SANTA CLARA -- Colin Kaepernick, entering his second season as the 49ers backup quarterback, was not shy about his goals for the team's four-game preseason Tuesday.
"To show that I can be a starter in this league," Kaepernick said confidently. "I want to go out, perform my best, and show everybody what I'm capable of."
Last preseason -- given the lockout and Kaepernick's non-pro style offense at Nevada -- was tough for the rookie quarterback.
"I definitely wasn't as prepared as I would have liked to be," Kaepernick admitted.
"I don't think he was overwhelmed," Roman said. "I think he was grinding through it. It was a completely different offense. Playing under center for the first time. It was a new group of players that he'd never played with before. There's a curve there."
Taking the field for the first time as a professional, Kaepernick completed nine of 19 passes for 119 yards, no touchdowns and two interceptions. You'll recall the game for New Orleans Saints defensive coordinators Gregg Williams' relentless defensive scheme. Kaepernick was sacked seven times.
"We got blitzed a lot," Kaepernick recalled.
"You had to bring that up," Roman said.
It was a performance that juxtaposed glimpses of greatness (his 28-yard rush among them) with clear cases of a first-year player thrown to the lions for Kaepernick. The bar is quite a bit higher this preseason.
"I think there's a better opportunity for Colin," Roman said. "Having had a season under his belt approaching this preseason, to go in and play with confidence, know what he's doing, know what he's seeing. I think it'll be a really good opportunity for him to show us what he can do."
Specifically, the 49ers are looking to see Kaepernick's ability to take the center snap (something he never had to do at Nevada), understand defenses and understand protections.
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Kaepernick, who's been facing one of the NFL's top defenses every day in practice, feels better prepared for his first preseason challenge this time around.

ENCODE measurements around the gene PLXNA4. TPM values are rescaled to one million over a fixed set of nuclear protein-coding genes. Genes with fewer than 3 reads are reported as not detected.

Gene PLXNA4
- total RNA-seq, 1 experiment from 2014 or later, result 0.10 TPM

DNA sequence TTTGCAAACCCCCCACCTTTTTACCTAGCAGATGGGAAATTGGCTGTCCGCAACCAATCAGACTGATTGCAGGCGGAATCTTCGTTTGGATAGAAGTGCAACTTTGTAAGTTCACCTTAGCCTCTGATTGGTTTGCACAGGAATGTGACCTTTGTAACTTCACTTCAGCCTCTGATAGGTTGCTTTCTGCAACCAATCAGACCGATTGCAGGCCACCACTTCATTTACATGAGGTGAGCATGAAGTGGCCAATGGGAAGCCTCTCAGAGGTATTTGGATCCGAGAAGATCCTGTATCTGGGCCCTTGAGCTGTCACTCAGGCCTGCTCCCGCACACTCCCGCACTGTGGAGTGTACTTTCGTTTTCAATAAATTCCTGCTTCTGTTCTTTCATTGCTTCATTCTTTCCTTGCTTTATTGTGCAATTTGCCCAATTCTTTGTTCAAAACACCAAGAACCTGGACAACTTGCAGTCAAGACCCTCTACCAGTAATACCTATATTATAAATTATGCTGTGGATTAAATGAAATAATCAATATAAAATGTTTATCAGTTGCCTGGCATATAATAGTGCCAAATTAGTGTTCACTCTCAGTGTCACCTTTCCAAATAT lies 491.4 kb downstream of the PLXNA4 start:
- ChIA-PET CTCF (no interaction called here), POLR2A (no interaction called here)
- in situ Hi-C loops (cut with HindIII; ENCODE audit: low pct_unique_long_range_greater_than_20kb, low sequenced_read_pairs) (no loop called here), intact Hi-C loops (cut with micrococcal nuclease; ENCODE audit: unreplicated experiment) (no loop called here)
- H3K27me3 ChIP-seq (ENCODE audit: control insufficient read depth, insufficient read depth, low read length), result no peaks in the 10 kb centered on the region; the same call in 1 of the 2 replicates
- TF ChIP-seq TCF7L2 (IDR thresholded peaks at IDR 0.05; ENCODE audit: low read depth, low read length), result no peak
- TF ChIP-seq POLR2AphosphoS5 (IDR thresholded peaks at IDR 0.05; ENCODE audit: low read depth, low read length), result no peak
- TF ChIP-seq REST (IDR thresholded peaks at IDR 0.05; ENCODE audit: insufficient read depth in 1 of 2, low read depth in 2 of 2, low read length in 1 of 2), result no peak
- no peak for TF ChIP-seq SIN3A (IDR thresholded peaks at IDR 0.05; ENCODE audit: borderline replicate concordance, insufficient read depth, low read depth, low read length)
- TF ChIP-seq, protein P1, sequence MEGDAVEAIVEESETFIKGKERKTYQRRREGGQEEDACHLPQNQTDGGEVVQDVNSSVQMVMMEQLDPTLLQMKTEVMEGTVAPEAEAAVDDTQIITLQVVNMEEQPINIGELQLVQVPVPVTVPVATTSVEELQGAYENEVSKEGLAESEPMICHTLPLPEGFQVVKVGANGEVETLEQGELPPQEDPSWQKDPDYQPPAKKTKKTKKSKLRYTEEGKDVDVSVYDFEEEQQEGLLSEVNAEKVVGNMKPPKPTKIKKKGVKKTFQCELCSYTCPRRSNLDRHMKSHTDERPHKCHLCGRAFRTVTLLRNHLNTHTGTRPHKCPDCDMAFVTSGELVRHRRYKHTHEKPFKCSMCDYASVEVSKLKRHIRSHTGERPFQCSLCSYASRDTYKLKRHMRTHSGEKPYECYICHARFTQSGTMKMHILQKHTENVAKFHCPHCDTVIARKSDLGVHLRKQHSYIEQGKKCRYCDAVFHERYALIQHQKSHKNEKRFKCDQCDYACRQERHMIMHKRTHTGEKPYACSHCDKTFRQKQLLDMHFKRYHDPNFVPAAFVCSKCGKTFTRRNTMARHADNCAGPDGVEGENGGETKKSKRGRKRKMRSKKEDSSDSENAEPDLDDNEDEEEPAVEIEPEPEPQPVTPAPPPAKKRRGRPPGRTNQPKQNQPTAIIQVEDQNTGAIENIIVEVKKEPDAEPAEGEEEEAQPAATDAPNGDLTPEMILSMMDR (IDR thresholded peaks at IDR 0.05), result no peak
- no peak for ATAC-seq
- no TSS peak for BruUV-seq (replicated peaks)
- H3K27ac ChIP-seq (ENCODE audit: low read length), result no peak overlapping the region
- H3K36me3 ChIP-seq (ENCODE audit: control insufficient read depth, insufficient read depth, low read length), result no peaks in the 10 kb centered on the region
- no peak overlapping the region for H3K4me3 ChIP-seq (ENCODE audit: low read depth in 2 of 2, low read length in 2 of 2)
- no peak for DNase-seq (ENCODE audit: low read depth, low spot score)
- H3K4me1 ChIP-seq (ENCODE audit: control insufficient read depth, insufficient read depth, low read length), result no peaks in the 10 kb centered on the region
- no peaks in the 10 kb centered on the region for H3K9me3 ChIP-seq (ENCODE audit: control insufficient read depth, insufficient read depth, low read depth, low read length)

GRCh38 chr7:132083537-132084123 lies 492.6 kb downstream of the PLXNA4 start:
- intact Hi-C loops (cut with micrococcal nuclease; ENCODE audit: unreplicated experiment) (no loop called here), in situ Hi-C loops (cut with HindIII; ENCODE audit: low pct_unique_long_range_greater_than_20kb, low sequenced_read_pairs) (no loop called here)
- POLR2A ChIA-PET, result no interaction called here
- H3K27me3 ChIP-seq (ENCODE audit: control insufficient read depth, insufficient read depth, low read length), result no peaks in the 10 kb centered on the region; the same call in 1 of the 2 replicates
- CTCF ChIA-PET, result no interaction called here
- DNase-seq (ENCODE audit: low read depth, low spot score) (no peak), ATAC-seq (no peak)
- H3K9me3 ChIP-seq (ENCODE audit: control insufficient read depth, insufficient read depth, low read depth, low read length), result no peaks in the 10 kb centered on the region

"Our defense does so many different things," Kaepernick said. "They do a lot of great things. It'll be good to see another team and be able to go live and see what we can do."
Kaepernick also has the luxury of an entire year of internalizing the 49ers' thick playbook. How different is it from his playbook back at Nevada?
"A lot bigger," Kaepernick acknowledged. "A lot."
But Kaepernick and his coaches feel good about the progress he's made.
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"I think that's where I've made the biggest strides in the last year," Kaepernick said. "Knowing what we're trying to get done on each play."
In the ever-changing landscape of NFL defenses where misdirection and disguised formations are established to leave a quarterback confused as to what he's looking at, knowing what the team is trying to do, and identifying what must be done to accomplish that, will be paramount for Kaepernick's ability to execute.
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"He's doing really well," Roman said. "I really like his attitude. I really like how he's maturing as a player. He's a unique guy, so he's a lot of fun to work with. I look forward to seeing him out there."
"He's made tremendous strides," Kaepernick's draft classmate Kendall Hunter said.
If Hunter and Roman can be taken at their word, then Kaepernick's lofty goal might just come into focus. His first chance should come relatively quickly when he replaces starting quarterback Alex Smith in Friday's preseason opener against the Minnesota Vikings.
"It's football," Kaepernick said. "You have to be ready for when your opportunity comes."
Football is a business, and as the primary backup to Alex Smith, Kaepernick is a big hit away from that opportunity to start for the 49ers. If this preseason goes according to his plans, no one would be concerned.